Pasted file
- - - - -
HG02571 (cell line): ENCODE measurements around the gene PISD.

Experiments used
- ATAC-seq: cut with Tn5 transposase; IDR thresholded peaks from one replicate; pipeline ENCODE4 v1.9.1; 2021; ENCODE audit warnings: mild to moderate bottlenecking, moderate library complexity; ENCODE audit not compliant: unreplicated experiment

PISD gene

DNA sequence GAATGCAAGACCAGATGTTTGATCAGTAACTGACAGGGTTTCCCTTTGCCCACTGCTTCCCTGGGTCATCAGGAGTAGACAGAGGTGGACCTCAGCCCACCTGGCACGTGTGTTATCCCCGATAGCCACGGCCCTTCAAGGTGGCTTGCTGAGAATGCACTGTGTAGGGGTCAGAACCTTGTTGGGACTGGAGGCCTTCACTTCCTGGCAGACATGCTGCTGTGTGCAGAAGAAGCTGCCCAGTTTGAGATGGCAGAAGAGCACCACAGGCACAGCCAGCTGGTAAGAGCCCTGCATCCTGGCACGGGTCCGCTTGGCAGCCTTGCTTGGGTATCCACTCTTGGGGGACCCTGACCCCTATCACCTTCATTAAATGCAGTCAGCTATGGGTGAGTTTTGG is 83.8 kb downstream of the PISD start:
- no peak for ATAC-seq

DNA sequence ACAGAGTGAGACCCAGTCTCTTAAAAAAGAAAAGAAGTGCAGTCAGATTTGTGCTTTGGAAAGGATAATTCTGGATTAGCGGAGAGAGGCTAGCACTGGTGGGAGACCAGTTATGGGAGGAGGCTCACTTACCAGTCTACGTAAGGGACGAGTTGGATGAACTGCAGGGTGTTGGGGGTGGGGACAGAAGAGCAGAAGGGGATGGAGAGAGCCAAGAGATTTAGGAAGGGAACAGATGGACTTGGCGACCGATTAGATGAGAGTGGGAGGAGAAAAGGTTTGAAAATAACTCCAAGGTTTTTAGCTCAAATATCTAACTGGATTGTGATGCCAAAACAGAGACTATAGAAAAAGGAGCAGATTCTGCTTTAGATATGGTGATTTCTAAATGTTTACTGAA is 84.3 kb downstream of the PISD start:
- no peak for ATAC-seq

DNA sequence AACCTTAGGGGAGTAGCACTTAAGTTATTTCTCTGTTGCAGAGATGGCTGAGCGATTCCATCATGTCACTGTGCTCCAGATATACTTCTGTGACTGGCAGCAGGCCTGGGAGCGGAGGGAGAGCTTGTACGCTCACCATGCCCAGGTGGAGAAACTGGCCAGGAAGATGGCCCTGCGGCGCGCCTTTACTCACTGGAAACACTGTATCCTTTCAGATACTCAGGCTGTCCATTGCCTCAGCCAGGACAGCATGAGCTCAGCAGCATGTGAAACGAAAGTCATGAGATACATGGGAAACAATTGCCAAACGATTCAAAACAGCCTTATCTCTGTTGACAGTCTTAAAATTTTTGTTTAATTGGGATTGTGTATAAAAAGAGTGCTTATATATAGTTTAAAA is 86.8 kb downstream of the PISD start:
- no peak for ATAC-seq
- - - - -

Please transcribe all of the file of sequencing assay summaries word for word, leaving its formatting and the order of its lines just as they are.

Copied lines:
HG02571 (cell line): ENCODE measurements around the gene PISD.

Experiments used
- ATAC-seq: cut with Tn5 transposase; IDR thresholded peaks from one replicate; pipeline ENCODE4 v1.9.1; 2021; ENCODE audit warnings: mild to moderate bottlenecking, moderate library complexity; ENCODE audit not compliant: unreplicated experiment

PISD gene

DNA sequence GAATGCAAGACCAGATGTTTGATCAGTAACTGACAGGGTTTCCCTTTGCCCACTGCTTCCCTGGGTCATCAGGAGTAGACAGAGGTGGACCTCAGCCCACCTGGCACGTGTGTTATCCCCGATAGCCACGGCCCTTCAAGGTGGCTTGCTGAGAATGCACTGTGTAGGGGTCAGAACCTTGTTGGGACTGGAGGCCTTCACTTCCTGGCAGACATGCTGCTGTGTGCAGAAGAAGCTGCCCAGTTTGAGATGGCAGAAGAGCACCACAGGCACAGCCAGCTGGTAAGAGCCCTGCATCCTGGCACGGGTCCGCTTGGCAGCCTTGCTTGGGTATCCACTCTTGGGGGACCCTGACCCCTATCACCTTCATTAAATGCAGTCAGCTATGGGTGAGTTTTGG is 83.8 kb downstream of the PISD start:
- no peak for ATAC-seq

DNA sequence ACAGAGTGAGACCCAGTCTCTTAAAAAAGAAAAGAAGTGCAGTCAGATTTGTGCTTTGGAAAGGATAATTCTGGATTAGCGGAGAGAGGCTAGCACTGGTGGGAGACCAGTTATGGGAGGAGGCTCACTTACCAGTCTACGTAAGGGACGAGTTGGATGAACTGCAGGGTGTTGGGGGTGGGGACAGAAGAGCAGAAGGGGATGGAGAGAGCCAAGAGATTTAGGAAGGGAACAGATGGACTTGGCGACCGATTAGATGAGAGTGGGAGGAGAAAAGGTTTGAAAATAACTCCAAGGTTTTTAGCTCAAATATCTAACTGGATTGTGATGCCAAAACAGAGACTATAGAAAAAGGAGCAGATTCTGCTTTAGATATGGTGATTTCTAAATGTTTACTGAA is 84.3 kb downstream of the PISD start:
- no peak for ATAC-seq

DNA sequence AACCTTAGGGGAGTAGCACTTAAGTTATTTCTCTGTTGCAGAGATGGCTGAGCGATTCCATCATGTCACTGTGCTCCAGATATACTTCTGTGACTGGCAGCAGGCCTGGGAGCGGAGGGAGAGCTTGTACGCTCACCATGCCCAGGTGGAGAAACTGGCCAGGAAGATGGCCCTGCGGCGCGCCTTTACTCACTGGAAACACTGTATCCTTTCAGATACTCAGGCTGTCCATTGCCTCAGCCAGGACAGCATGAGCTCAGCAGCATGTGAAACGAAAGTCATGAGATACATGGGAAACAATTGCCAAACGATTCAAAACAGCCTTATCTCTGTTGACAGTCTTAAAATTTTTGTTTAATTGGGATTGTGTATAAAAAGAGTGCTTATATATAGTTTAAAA is 86.8 kb downstream of the PISD start:
- no peak for ATAC-seq